Rafael Nadal vs. Novak Djokovic: Rafa Cements Legacy with 2nd US Open Title
Rafael Nadal earned a spot amongst the pantheon of tennis legends on Monday when he defeated Novak Djokovic to win the 2013 U.S. Open men's singles title.
The Spaniard won the match in four sets, 6-2, 3-6, 6-4, 6-1, earning his second U.S. Open title, as noted by the event's official Twitter account. He was overcome with emotion after winning the match point.
At one point in the second set, the duo traded 54 shots in a volley for the ages, with Djokovic outlasting the eventual champ.
The second set was conceded eventually by Nadal. But after Djokovic's move to tie the match, he simply took it over, wearing his opponent down to the point of exhaustion.
It was a masterful performance by the now 13-time Grand Slam champion, who has now at least two times in three of the four Grand Slam events. For his career, Nadal has won the French Open eight times, the U.S. Open and Wimbledon Championship twice and the Australian Open once.
One final note regarding Nadal's accomplishment on Monday: Though he's still No. 2 player in the ATP World Rankings, Nadal claimed his spot as the world's best player with the win, as noted by SI.com's Jon Wertheim:
Nadal downs Djokovic, reclaiming his spot atop tennis world: Some quick thoughts on Rafael Nadal's 6-2, 3-6, 6... http://t.co/oOV4tmS4yr— Jon Wertheim (@jon_wertheim) September 10, 2013
After the match, Djokovic showed plenty of class in voicing his appreciation for Nadal's championship and his season, calling it "one of the best in history."
The gracious Djokovic isn't wrong.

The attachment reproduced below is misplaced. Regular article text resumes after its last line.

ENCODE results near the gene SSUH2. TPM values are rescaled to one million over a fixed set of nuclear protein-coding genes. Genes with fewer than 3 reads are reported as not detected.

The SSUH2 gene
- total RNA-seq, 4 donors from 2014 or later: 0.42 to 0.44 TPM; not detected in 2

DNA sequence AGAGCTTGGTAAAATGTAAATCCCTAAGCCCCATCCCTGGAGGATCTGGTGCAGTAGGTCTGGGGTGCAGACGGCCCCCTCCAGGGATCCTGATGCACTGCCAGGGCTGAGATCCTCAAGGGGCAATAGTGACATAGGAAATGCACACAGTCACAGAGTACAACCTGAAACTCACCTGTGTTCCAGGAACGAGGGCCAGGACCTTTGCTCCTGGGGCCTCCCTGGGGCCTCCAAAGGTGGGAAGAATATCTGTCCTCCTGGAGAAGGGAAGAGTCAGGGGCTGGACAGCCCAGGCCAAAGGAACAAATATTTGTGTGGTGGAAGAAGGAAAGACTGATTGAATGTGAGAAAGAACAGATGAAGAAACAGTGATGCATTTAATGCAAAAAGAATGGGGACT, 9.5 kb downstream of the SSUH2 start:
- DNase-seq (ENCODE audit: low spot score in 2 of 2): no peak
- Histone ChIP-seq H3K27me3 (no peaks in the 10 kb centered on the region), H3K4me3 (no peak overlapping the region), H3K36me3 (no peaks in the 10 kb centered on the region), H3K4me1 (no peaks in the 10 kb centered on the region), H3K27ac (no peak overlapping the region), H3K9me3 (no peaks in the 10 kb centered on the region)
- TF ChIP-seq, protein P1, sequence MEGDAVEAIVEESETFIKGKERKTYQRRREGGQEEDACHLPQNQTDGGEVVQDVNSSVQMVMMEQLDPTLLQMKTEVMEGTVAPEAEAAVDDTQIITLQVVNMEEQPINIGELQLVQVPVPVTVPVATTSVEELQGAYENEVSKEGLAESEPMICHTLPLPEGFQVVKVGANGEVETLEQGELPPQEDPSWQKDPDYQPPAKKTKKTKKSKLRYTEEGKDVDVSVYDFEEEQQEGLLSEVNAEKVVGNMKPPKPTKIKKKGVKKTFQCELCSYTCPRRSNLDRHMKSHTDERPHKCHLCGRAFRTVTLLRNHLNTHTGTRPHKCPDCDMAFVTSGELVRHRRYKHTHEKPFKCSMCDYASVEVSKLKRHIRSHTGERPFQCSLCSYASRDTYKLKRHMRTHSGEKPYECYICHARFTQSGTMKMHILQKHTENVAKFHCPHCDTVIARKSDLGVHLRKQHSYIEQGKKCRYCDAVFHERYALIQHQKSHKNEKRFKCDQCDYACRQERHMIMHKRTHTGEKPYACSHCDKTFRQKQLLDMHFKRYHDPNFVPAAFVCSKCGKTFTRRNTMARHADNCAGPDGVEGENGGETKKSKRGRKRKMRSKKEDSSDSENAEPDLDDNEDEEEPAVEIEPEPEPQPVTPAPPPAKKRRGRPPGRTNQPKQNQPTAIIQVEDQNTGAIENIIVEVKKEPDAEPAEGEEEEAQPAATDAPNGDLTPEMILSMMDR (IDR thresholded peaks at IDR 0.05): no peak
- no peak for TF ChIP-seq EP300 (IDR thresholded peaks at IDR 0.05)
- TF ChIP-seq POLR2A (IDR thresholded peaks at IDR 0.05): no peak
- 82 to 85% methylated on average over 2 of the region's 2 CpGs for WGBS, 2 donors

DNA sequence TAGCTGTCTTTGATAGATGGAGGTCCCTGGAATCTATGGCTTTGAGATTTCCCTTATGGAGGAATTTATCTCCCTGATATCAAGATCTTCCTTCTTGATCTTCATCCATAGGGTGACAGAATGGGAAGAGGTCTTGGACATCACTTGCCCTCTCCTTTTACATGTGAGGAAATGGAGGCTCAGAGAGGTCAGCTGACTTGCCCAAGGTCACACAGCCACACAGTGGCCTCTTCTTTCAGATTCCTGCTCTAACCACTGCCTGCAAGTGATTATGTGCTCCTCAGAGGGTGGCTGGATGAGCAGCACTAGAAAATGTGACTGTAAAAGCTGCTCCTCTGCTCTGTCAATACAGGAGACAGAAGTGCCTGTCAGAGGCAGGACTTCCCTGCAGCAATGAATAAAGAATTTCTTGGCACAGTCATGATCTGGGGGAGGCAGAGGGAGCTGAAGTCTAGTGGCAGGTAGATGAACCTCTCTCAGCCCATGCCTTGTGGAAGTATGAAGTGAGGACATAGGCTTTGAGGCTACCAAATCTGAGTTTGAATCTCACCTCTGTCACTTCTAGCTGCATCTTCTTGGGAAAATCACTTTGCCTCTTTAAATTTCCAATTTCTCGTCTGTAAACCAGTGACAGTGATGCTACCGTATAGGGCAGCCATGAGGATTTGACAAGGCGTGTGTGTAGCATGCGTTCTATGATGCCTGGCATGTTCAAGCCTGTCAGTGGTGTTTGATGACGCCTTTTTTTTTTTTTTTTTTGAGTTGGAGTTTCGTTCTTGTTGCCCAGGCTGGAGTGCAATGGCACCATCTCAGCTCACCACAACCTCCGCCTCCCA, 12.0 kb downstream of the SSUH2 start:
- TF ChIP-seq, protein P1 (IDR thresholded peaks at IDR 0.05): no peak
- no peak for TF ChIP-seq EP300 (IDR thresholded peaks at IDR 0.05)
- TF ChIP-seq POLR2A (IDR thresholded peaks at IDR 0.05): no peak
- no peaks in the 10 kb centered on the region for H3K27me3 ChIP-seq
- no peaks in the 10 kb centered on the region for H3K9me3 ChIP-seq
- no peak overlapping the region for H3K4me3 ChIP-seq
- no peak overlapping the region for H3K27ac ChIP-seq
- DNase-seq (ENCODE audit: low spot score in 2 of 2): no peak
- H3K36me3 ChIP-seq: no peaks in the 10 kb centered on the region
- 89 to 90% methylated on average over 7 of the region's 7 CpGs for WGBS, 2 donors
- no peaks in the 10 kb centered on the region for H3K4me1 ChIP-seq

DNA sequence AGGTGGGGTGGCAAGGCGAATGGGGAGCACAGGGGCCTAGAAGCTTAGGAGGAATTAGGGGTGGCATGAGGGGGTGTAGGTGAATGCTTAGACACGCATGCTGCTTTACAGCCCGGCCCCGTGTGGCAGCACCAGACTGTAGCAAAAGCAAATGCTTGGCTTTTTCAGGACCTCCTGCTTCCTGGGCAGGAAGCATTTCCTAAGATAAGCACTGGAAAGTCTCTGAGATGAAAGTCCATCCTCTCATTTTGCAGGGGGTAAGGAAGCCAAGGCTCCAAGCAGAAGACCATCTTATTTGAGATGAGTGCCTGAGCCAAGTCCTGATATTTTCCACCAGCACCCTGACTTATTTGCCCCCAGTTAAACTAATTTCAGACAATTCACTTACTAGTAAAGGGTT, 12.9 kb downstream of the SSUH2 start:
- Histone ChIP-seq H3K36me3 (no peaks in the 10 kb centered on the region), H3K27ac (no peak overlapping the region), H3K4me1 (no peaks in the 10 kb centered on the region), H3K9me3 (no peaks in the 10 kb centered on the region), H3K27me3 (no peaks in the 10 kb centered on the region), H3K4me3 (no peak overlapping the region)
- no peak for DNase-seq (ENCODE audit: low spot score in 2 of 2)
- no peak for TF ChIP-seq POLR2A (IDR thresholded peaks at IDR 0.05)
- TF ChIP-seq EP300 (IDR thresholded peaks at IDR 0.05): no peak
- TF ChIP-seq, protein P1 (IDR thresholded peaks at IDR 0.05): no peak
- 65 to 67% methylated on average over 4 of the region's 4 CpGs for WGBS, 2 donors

He knows a thing or two about having one of the best seasons on tour. Back in 2011, the Serbian champ won 10 tournaments and nearly completed a sweep of all the Grand Slam events that year, finishing with three titles.
Nadal lost just three of 62 matches this season, winning nine tournaments—including two Grand Slam titles.
But even more impressive than his impressive season is the move Nadal made this year up the all-time Grand Slam leaderboard. When he began the 2013 season, "The King of Clay" was tied with Björn Borg and Rod Laver in fifth place all-time with 11 titles.
Not only did Nadal leave them in the dust this year, but he also leapfrogged over the Australian legend Roy Emerson, who has 12 career titles.
Nadal now sits in third place all by himself behind only Pete Sampras (14) and Roger Federer (17). Among the top three, he's the only one to win at least one title in all four Grand Slam events, which illustrates his ability to adapt and skill.
Will Rafael Nadal catch Roger Federer and win 18 Grand Slams?
The best part about all of this is the fact that Nadal, at the age of 27, still has some of his best years ahead of him.
Provided his knees continue to hold up, there's no reason to think Nadal can't pass Federer to become the greatest men's tennis player to ever live.
He's well on his way.
Follow me on Twitter @JesseReed78
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